Business News of 2014-04-23

Looming crisis: Akosombo Dam water level to drop

The Akosombo Dam is expected to record poor inflow of water in the next two years, which will lead to a shortfall in electricity generated from hydro, an informed analysis of water inflow into the dam has shown.

The minimum operating water level for the Akosombo Dam is pegged at 240 feet. However, the water inflow into the lake has recorded consistent reduction in year-end inflow since 2010. The water level in December 2010 was 275.40 ftt; 271.97 ft in 2011; 268.50 ft in 2012; 257.80 ft in 2013.

For the first quarter of 2014, the water level has continued to dwindle. January recorded an inflow of 256 ft; 254 ft in February; and 252 ft in March.

Historical analysis of the water inflow into the Akosombo Dam indicates that there are 24 years out of 47 years (51%) that average-to-above inflows were recorded. Typically, one year of below average inflow is followed by another year of below average inflow.

The worrying trend has raised concerns about mitigation measures put in place to bridge any potential shortfall in hydro power generation.

This portends an increase in thermal power generation and a cutback on hydro power --reversing the current energy mix of 63 percent hydro and 36 percent thermal power generation going forward.

Given the cost of generating power with crude, consumers are ultimately expected to pay more for power going by the Public Utilities Regulations Commission’s (PURC) automatic tariff adjustment formula if gas supply from both Nigeria and the Jubilee Field is not available in the required quantities.

“We will experience challenges come 2015 and 2016 if we don’t manage the reservoir well. The earlier we get an alternative source of fuel the better. About 41-42 percent of global electricity generation is coal-based. We need to explore alternatives now,” Dr. Kwabena Donkor, Chairman of the Parliamentary Select Committee on Mines and Energy told the B&FT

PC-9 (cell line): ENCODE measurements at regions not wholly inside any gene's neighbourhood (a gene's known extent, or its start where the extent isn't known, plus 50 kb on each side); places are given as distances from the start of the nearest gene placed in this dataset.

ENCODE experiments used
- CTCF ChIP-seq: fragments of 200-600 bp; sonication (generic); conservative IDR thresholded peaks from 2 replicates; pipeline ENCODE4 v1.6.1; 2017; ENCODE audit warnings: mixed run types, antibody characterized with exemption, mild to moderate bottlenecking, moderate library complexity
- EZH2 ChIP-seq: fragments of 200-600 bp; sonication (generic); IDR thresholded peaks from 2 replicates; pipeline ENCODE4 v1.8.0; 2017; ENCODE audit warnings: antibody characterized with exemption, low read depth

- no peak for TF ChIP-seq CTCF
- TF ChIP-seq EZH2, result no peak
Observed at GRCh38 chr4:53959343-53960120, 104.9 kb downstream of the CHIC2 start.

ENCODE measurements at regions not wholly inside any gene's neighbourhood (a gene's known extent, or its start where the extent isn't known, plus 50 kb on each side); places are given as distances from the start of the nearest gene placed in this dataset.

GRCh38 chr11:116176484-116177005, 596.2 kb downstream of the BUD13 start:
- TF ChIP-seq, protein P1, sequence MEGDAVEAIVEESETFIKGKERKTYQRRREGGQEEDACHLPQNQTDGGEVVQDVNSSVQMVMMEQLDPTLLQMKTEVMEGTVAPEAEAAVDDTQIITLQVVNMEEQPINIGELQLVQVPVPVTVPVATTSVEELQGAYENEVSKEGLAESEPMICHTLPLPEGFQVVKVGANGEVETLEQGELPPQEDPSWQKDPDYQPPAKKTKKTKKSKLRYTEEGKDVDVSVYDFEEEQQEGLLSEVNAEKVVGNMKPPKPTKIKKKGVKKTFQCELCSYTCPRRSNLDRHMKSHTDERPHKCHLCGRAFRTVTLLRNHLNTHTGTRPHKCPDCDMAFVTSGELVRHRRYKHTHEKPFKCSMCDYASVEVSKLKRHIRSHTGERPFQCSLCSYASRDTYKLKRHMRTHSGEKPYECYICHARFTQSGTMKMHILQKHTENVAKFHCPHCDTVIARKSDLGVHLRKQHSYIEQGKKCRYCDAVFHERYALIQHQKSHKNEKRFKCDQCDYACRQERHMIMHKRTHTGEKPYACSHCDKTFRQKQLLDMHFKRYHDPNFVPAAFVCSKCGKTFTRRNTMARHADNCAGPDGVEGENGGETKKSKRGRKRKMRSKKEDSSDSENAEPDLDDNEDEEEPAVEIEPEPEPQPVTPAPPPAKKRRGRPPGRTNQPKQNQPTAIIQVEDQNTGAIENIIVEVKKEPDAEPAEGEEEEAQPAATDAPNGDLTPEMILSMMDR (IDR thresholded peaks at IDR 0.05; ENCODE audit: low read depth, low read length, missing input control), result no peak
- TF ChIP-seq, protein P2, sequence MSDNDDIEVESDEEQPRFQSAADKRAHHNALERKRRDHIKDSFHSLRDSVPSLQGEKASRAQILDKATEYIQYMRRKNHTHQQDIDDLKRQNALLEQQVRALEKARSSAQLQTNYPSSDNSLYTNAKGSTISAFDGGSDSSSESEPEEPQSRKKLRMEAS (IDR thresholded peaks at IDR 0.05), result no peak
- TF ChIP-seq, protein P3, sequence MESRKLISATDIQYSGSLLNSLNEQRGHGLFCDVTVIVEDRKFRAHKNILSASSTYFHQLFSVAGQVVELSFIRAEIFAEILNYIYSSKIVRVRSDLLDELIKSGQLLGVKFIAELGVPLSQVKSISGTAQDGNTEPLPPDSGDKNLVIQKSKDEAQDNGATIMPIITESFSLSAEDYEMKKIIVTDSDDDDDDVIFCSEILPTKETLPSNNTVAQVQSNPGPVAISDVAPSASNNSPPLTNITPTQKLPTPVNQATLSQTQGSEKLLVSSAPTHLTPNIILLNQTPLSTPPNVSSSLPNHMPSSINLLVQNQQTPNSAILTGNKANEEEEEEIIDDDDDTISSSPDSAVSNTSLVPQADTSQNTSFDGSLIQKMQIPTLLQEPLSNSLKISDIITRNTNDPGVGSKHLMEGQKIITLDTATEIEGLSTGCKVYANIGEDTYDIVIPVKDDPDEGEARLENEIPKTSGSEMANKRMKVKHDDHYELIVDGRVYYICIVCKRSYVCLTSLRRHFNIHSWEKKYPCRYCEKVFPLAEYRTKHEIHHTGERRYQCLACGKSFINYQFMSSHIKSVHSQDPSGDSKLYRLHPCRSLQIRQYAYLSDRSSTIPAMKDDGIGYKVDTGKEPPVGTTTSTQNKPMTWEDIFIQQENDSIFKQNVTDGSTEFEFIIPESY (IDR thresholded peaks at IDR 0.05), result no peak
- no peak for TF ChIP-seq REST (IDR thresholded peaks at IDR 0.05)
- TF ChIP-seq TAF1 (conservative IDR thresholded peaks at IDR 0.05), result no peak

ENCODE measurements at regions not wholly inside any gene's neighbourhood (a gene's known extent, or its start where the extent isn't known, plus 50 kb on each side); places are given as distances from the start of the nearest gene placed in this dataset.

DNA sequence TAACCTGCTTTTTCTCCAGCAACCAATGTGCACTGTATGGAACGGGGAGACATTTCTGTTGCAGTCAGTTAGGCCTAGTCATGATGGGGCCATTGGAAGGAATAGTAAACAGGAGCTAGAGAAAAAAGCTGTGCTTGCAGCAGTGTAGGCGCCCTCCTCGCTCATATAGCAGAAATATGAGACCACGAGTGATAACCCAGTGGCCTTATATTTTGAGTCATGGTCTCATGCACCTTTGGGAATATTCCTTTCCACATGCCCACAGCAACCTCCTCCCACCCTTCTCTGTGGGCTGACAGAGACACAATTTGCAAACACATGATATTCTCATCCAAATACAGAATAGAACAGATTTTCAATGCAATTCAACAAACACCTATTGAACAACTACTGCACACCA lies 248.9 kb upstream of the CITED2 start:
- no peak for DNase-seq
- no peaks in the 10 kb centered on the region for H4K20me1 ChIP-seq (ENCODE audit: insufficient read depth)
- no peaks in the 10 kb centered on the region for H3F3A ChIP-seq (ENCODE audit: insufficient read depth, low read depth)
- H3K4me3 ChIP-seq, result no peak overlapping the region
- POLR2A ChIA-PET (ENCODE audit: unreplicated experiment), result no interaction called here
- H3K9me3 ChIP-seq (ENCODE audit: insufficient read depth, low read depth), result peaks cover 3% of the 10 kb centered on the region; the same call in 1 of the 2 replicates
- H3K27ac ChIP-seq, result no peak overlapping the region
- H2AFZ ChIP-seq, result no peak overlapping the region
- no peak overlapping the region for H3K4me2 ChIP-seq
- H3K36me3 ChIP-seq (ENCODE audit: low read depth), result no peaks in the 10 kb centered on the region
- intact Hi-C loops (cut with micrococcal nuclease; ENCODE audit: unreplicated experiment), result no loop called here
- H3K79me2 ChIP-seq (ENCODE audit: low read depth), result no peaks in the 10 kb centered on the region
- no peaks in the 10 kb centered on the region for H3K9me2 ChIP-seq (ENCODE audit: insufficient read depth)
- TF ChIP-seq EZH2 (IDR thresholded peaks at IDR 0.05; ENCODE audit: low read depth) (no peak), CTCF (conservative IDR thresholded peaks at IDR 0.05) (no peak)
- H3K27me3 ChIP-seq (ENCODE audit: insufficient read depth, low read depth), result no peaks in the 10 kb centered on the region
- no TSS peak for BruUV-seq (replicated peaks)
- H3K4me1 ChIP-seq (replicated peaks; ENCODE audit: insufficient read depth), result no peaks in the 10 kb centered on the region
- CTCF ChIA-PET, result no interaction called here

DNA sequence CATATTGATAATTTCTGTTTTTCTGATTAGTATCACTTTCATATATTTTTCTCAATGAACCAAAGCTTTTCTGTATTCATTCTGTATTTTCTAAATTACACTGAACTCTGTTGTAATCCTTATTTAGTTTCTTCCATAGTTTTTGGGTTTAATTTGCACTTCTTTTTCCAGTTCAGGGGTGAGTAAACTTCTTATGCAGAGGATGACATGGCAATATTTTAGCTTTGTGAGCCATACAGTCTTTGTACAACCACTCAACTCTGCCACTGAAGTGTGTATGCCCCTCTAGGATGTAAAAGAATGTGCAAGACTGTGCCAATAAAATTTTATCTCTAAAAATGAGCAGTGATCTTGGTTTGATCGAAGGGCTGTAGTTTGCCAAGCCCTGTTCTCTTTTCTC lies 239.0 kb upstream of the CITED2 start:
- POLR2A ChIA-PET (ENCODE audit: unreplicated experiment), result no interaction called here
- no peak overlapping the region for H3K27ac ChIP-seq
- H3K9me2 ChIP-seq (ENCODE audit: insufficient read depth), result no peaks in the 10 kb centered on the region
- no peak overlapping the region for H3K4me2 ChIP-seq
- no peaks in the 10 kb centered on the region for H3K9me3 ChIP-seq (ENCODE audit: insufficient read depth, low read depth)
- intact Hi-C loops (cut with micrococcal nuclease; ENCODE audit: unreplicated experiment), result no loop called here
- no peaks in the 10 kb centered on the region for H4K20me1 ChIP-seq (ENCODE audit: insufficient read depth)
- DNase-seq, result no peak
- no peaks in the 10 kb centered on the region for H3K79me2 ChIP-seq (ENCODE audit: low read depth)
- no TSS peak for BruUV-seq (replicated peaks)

The Akosombo Hydro Generating Station, the largest hydro installation in the country, generates 1020 Megawatts of power. Each of the installation’s six turbines generates 170MW of electricity. The Kpong Hydro Generating Station also generates 160 MW from four installed units.

The Station, according to sources, has been over-drafting for the last six years. In 2013, the Station exceeded its planned generation of 7,100 GWh by 780GWh to supplement the thermal power generated by the VRA plants and other independent power producers. The Station is also expected to over-draft about 780GWh this year.

The over-drafting of waters of the Akosombo Lake for power generation has been necessitated by the power challenges brought on by the shortage of gas from fields in Nigeria. The country's energy-mix is made up of 1180 Megawatts hydro by the Volta River Authority; Bui Hydro 400MW; thermal (VRA) 922MW; thermal -- Independent Power Producers 310MW; and solar 2.5MW.

Rising electricity demand, which is driving a shift from hydro power generation to thermal power generation, according to energy experts requires more investors in the oil and gas sector that will produce gas to power thermal plants.

The largest power producer, the VRA, has had to rely on the importation of expensive crude oil to power its plants.

Source: B&FT
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